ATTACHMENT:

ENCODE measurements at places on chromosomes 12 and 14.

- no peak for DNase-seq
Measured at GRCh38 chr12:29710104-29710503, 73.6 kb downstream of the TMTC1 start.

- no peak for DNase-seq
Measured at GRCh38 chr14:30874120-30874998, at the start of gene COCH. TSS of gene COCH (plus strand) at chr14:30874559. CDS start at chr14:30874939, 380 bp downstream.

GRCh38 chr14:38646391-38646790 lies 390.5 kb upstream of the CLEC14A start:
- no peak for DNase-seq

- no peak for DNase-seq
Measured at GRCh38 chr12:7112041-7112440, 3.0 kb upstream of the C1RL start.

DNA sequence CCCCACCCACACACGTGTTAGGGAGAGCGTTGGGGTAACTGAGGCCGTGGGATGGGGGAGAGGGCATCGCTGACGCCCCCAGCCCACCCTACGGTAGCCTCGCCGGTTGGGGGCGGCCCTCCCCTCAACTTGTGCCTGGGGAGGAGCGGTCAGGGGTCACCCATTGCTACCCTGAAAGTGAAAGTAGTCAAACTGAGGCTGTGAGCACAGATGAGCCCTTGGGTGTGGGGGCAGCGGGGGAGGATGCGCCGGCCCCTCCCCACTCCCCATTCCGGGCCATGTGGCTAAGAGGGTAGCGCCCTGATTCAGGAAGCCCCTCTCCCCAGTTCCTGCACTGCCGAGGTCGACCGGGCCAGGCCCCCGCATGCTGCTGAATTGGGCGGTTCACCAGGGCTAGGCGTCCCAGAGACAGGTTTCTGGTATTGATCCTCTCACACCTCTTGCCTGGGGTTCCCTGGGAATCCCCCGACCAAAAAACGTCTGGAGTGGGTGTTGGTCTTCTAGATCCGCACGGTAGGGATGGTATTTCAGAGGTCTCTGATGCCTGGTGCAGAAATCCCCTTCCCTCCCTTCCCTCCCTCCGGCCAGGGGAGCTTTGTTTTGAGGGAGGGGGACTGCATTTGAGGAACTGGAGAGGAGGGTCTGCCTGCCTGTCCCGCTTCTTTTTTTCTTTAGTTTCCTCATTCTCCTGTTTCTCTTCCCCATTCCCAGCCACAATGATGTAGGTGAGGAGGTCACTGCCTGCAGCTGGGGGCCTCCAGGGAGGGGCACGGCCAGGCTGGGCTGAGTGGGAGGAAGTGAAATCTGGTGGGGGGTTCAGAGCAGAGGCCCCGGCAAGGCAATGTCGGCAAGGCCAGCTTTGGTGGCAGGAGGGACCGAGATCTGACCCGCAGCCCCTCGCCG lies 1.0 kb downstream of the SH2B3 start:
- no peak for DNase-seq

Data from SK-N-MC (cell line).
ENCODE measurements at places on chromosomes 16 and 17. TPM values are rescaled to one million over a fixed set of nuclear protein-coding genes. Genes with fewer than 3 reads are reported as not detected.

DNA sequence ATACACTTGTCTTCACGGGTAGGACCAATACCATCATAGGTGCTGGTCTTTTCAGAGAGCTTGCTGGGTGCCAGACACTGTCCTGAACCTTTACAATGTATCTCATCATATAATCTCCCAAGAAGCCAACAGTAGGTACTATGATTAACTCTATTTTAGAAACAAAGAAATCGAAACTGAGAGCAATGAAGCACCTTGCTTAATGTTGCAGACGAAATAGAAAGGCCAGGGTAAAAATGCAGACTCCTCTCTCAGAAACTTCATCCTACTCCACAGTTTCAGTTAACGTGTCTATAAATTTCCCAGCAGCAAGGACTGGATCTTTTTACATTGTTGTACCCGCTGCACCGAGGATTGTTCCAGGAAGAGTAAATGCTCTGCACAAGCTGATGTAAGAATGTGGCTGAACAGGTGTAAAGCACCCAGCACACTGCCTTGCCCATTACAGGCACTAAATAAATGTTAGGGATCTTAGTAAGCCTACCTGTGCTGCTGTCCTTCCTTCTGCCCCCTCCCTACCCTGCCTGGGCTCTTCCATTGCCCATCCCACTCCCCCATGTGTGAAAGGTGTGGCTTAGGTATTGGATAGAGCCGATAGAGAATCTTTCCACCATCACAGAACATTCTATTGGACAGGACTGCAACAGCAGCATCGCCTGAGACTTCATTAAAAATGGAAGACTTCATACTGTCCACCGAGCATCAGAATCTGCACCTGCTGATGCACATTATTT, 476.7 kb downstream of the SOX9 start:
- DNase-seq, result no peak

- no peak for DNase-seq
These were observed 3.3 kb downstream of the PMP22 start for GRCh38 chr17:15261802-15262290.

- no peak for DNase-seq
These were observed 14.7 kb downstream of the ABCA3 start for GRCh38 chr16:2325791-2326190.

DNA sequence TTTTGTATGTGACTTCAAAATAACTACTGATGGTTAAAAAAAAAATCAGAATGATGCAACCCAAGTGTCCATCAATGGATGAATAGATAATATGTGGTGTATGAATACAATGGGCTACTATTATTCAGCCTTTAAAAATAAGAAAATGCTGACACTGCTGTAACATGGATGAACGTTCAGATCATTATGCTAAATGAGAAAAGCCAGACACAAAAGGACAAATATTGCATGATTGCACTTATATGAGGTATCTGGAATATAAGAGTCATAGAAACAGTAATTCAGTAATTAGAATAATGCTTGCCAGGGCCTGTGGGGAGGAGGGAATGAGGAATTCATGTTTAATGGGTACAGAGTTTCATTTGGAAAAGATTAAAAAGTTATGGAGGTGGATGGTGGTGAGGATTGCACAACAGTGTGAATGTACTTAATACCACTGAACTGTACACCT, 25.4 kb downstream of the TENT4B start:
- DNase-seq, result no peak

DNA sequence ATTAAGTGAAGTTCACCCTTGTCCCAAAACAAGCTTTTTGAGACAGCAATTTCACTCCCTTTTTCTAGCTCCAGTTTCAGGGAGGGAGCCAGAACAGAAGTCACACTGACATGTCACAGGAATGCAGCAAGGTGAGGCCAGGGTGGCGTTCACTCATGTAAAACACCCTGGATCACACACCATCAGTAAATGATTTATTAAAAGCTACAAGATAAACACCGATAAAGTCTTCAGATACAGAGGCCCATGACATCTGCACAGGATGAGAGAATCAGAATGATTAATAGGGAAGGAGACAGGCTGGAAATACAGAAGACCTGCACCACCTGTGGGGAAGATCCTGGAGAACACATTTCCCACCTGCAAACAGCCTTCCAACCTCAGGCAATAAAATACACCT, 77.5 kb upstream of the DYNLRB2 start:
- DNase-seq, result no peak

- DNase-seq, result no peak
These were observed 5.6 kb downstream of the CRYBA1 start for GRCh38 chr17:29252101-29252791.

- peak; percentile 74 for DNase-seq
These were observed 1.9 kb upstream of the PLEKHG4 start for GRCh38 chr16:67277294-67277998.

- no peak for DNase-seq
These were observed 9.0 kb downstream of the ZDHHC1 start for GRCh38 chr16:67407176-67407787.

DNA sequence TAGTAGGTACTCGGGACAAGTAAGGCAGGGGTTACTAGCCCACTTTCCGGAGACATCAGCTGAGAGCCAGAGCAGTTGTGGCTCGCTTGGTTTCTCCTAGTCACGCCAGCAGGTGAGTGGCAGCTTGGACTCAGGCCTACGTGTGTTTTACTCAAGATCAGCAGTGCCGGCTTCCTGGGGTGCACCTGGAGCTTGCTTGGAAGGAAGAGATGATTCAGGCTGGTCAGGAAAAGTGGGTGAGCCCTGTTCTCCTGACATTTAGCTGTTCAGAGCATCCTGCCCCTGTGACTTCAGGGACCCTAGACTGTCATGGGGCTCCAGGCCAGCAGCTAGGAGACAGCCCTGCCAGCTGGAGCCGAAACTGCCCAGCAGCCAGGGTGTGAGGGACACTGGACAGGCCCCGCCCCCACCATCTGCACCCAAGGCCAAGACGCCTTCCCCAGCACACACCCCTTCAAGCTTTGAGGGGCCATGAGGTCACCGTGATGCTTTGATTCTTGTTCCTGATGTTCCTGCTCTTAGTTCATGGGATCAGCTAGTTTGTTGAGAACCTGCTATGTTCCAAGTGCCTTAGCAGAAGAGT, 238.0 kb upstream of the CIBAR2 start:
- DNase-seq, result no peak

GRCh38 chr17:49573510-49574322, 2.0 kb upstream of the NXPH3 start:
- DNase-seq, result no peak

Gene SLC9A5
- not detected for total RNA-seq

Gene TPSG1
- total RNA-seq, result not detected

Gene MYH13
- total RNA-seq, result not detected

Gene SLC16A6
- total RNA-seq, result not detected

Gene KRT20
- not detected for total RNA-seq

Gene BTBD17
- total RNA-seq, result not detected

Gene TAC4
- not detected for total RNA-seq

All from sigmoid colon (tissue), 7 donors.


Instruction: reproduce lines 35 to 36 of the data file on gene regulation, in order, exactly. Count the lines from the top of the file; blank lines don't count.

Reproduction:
- not detected for total RNA-seq

Gene TPSG1